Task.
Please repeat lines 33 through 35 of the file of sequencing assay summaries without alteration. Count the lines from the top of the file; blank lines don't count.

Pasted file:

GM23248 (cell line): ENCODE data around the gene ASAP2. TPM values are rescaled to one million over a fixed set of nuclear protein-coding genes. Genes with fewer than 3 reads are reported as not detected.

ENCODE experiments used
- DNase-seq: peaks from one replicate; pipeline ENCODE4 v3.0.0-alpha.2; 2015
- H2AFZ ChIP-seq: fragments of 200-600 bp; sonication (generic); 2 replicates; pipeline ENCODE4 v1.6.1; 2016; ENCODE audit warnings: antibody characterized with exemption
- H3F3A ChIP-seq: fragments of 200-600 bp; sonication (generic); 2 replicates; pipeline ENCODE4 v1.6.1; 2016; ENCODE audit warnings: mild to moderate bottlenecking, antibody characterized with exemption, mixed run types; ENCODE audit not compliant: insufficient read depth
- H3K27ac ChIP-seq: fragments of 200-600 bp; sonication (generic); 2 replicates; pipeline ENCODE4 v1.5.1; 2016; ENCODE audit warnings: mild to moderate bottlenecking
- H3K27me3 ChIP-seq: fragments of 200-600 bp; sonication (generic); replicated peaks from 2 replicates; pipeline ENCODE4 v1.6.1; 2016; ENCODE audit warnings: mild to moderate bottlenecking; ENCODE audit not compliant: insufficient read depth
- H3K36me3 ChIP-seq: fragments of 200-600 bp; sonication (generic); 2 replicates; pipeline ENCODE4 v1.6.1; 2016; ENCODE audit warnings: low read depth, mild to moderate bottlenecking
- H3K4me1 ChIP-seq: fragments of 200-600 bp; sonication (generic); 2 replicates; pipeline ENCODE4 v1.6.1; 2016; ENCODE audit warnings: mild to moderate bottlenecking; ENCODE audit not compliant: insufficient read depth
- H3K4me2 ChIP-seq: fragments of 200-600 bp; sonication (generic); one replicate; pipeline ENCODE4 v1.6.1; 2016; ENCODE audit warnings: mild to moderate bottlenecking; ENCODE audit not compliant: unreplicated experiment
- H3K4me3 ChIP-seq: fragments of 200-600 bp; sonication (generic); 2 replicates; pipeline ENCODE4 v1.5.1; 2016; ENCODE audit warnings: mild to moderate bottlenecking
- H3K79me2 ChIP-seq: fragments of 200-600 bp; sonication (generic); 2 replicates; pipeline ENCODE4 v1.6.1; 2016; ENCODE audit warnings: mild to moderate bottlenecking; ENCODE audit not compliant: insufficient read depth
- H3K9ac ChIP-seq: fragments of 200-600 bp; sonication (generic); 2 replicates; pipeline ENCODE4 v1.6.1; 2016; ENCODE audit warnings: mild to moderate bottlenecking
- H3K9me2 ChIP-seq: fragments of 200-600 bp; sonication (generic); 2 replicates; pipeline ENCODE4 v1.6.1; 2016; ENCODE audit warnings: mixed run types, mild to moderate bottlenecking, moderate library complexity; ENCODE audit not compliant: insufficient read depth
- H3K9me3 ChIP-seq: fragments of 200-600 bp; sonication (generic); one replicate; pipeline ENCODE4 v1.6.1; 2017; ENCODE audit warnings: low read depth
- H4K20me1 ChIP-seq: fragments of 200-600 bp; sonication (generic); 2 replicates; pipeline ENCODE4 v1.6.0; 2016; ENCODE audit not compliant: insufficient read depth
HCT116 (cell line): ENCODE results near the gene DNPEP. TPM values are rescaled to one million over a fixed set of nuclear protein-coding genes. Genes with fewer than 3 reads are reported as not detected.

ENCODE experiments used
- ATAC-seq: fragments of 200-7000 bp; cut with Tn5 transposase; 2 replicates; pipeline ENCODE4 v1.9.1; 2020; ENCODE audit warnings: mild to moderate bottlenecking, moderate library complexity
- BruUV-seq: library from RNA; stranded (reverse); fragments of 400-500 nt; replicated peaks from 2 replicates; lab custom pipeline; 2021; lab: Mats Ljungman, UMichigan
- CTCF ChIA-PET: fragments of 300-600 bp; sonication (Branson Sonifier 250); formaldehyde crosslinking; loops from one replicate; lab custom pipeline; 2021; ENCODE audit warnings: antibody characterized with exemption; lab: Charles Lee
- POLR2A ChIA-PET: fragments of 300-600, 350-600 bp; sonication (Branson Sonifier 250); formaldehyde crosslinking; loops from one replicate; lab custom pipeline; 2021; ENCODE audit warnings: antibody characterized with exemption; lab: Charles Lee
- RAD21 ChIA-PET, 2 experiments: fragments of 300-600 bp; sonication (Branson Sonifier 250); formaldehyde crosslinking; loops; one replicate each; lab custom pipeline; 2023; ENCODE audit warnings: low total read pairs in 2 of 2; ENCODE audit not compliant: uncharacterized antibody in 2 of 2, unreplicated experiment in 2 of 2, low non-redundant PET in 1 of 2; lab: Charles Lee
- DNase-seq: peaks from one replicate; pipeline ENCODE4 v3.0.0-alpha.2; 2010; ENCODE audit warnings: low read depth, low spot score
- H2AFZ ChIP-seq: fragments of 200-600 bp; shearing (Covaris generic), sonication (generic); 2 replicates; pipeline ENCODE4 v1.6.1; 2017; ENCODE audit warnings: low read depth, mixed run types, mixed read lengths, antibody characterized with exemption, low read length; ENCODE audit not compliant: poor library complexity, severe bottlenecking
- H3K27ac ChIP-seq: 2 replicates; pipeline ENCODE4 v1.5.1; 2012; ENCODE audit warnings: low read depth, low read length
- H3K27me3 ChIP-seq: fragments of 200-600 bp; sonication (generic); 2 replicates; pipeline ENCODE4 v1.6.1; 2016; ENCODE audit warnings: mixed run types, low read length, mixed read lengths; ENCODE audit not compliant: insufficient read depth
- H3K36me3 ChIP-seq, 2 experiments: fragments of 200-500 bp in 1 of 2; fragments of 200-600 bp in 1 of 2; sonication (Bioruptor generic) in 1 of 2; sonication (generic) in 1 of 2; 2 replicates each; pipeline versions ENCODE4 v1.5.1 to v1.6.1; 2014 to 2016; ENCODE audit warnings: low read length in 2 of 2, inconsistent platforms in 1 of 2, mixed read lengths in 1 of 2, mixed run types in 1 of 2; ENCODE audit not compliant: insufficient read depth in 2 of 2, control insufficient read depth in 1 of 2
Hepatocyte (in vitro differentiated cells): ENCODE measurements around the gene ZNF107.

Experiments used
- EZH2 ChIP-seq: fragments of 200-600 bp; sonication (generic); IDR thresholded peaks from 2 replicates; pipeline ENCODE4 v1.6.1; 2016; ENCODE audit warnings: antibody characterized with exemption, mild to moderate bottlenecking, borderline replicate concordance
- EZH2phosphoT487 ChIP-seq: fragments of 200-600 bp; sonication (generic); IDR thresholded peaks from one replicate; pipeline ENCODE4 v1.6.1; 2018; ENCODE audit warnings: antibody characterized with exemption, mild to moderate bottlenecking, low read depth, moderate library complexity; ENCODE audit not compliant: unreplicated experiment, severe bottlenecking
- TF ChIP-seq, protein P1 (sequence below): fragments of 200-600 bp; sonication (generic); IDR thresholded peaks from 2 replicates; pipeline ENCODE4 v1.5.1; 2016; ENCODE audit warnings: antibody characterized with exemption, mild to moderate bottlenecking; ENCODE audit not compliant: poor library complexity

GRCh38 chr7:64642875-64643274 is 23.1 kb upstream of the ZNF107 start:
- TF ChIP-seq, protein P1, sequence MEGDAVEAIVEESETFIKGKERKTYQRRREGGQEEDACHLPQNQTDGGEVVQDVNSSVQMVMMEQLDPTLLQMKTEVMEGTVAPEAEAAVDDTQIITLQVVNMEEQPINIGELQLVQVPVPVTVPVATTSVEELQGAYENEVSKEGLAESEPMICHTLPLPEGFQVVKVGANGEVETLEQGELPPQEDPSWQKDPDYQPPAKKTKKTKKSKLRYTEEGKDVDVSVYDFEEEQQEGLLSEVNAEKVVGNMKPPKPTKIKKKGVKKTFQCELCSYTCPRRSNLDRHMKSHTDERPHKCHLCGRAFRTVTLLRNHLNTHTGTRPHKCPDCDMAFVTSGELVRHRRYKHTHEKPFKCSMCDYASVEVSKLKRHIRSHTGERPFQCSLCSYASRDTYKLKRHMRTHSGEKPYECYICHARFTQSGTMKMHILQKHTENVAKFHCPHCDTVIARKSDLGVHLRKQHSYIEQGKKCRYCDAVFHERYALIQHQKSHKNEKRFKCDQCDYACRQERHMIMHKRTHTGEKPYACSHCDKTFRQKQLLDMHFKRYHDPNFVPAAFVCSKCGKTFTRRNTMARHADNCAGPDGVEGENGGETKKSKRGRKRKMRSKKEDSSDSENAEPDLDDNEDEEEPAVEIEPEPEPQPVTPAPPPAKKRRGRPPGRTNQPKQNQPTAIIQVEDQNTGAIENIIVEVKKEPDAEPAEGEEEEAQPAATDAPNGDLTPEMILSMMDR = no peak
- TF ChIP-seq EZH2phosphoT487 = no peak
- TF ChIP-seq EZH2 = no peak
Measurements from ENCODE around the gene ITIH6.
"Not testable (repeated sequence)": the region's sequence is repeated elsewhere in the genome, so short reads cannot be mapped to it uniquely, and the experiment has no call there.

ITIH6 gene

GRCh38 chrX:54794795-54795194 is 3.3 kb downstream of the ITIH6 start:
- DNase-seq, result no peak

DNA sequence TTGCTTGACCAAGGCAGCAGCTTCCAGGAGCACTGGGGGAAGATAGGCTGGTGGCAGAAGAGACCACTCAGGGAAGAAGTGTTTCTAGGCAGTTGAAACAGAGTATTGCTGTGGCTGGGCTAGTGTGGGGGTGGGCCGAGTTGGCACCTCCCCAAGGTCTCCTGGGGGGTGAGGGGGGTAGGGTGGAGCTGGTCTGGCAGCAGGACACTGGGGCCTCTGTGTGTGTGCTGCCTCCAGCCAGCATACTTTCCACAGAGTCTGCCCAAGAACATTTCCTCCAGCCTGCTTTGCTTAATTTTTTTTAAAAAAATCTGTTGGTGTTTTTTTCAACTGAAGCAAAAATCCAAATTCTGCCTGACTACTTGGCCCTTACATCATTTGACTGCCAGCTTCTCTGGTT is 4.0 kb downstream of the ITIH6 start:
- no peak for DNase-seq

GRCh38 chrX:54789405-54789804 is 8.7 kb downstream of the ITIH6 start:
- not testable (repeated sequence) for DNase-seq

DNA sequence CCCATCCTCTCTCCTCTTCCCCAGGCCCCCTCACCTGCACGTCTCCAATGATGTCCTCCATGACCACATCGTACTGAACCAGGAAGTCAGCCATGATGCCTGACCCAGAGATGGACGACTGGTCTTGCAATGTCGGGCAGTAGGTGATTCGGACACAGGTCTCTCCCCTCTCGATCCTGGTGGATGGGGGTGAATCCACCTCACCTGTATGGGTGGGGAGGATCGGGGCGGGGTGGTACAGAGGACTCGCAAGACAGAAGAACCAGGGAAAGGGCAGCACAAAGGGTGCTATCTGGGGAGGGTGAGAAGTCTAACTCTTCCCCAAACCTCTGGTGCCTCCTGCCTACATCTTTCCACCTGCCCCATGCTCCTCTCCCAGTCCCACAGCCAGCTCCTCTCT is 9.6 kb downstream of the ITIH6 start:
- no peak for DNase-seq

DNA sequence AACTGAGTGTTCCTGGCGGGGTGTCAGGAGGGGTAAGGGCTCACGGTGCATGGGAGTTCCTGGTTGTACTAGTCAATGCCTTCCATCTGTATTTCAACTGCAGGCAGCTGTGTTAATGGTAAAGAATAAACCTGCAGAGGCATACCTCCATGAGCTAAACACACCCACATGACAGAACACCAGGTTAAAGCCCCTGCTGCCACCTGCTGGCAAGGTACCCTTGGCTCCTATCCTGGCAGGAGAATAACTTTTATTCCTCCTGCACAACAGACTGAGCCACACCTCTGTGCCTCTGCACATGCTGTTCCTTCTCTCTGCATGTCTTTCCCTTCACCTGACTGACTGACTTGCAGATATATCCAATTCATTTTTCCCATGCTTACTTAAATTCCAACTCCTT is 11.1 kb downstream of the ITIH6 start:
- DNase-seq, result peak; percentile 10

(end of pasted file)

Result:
- TF ChIP-seq, protein P1 (sequence below): fragments of 200-600 bp; sonication (generic); IDR thresholded peaks from 2 replicates; pipeline ENCODE4 v1.5.1; 2016; ENCODE audit warnings: antibody characterized with exemption, mild to moderate bottlenecking; ENCODE audit not compliant: poor library complexity

GRCh38 chr7:64642875-64643274 is 23.1 kb upstream of the ZNF107 start:
- TF ChIP-seq, protein P1, sequence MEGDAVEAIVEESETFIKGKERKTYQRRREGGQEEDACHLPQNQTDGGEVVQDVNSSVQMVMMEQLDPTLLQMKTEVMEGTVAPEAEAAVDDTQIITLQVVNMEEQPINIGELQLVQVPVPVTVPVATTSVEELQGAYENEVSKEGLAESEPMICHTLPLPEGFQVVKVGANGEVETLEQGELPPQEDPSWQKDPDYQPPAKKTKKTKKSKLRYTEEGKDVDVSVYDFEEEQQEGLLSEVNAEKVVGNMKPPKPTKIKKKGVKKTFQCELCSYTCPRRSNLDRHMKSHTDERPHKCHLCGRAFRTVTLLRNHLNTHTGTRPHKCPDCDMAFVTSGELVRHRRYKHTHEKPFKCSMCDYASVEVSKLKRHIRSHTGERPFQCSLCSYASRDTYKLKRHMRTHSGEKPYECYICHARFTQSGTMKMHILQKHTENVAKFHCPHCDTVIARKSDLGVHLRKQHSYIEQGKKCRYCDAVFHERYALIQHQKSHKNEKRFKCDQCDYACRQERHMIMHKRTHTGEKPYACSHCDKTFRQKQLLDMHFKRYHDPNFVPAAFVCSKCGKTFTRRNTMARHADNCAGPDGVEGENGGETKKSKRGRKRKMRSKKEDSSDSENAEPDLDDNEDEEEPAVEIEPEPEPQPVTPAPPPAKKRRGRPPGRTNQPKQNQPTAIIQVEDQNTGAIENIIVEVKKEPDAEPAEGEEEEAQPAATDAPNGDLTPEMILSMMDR = no peak